Respecting one’s dignity while respecting the dignity of others is the central principle behind uniting East Asia, said former Japanese prime minister Yukio Hatoyama at a lecture on Thursday, Feb. 8.
Hatoyama served as Japan’s prime minister from September 2009 to June 2010. He was the head of the Democratic Party of Japan, which he led to victory over the long-dominant Liberal Democratic Party.
In his talk, Hatoyama discussed his desire for Japan to build an East Asian community similar to the European Union. He hopes to see East Asian countries including Japan, China, South Korea, and North Korea united.
Hatoyama acknowledged arguments against this notion, especially considering the United Kingdom’s recent decision to exit the EU. However, he said that since the implementation of the union, there has been a “stable anti-war consensus,” one that he hopes East Asia can replicate.
Hatoyama also addressed the tensions between North Korea and the United States.
“A peace treaty must be signed,” he said, pointing to escalating sanctions and Kim Jong-un’s refusal to engage in meaningful dialogue.
He expressed concern for a possibility of war between North Korea and the United States, and said that encouraging talks between the two nations is the “proper course of action for any Japanese leader.”
Hatoyama also spoke about the Trans-Pacific Partnership and the effect of President Trump’s withdrawal from the agreement. While Japan has reached compromise with other countries without the involvement of the United States, some countries, including Canada, are now reluctant to get on board. The TPP without the United States, according to Hatoyama, is “largely an exercise in futility.”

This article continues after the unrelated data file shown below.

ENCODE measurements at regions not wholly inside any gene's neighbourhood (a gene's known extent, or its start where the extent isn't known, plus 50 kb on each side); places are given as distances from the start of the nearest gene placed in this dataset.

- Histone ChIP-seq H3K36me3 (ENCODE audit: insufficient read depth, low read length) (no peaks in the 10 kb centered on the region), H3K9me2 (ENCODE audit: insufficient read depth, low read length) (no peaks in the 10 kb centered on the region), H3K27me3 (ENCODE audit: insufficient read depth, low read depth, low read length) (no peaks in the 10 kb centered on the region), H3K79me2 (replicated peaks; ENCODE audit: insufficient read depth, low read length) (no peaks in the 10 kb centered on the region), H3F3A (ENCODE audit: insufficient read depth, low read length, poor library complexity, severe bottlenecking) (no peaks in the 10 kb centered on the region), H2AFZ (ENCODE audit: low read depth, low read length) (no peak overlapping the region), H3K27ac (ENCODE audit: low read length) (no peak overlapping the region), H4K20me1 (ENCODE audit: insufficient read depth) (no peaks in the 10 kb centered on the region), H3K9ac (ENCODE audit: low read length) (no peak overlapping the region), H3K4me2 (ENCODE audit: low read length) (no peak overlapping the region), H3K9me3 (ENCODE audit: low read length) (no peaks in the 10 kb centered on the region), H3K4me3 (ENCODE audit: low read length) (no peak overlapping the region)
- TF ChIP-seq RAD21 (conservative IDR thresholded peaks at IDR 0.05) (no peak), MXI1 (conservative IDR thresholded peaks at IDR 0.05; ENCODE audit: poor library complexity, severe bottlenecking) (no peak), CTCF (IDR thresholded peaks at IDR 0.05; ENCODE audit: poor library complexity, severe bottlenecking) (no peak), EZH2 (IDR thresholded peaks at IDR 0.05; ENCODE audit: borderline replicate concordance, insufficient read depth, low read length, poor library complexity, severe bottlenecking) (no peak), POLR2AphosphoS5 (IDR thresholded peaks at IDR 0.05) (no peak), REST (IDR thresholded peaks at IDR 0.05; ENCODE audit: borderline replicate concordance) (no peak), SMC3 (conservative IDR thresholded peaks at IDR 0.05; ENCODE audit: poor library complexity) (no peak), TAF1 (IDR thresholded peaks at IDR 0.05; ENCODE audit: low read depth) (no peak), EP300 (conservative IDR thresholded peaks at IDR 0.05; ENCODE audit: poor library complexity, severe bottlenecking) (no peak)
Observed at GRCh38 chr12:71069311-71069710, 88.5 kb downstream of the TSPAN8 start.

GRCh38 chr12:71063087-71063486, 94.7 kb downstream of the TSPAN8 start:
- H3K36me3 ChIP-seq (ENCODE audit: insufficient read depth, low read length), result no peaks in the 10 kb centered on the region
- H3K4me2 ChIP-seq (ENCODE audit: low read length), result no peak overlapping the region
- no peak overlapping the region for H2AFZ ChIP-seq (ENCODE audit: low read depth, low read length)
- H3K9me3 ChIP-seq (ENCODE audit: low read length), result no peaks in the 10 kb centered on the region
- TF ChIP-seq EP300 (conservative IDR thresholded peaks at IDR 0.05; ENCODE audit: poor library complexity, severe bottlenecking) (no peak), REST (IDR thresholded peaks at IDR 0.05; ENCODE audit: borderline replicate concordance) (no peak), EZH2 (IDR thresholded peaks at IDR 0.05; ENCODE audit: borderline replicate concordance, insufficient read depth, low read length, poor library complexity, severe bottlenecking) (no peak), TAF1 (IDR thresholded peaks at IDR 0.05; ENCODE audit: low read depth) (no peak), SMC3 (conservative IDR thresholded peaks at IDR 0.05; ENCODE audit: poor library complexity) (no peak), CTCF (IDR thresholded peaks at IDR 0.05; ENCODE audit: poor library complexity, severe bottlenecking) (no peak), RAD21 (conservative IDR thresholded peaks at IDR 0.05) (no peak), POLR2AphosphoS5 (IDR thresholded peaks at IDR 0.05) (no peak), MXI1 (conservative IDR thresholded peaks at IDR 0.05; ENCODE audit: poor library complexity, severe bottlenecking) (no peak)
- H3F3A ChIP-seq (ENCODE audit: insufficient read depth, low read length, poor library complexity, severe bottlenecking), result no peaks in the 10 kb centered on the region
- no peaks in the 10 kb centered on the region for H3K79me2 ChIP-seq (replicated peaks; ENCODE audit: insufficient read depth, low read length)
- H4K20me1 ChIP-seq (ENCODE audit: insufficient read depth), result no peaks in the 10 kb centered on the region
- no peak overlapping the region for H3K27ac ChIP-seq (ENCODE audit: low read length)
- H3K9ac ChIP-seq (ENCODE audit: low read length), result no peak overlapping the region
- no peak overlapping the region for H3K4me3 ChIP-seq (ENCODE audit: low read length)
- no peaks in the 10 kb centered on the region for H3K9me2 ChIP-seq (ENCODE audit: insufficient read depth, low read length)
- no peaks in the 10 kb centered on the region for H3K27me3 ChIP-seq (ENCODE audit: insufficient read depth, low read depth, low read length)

Japan has always, to a certain extent, found itself at the mercy of U.S. interests, Hatoyama said. While structuring foreign policy, Japan “remains sensitive to the United States’s desires.”
According to the former prime minister, this effect is sometimes even seen in internal Japanese policies, such as the privatization of the Japanese postal service.
“It boggles my mind why Japanese politics remain so subservient to what Washington wants,” he said.
He also cited the example of U.S. military bases in Japan. While the Japanese people are grateful for the protection that having U.S. military bases has offered, Hatoyama said it is key to note that one of the military bases’ primary functions is also to serve as means for the United States “to project military force” in East Asia and even the Middle East.
“I am a firm believer in the need for Japan to protect its own security,” he added.
Hatoyama concludes that the current prime minister, Shinzō Abe, seems determined to “unleash a distinctive brand of Japanese nationalism,” which Hatoyama predicted is likely to heighten tensions between nations.
Instead, Hatoyama suggests regionalism, which “stresses the importance of harmony” between neighboring countries and encourages discussions about social, political, and economic themes. He emphasized that this approach would ensure that Japan does not need to increase its military strength.
“For Japan to become a truly sovereign nation, it needs to emerge from its current state of dependence,” he said. “I believe this can be achieved through the power of dialogue, and deeper cooperation with neighboring nations.”
If his idea of an East Asian community can be achieved, Hatoyama said, Japan can “once again be admired and relied upon by people around the world.”
The lecture, titled “Up to the Minute: From The North Korean Nuclear Crisis to Shaping a New Cooperative Future for East Asia,” took place on Thursday, Feb. 8, at 4:30 p.m. in the Arthur Lewis Auditorium in Robertson Hall.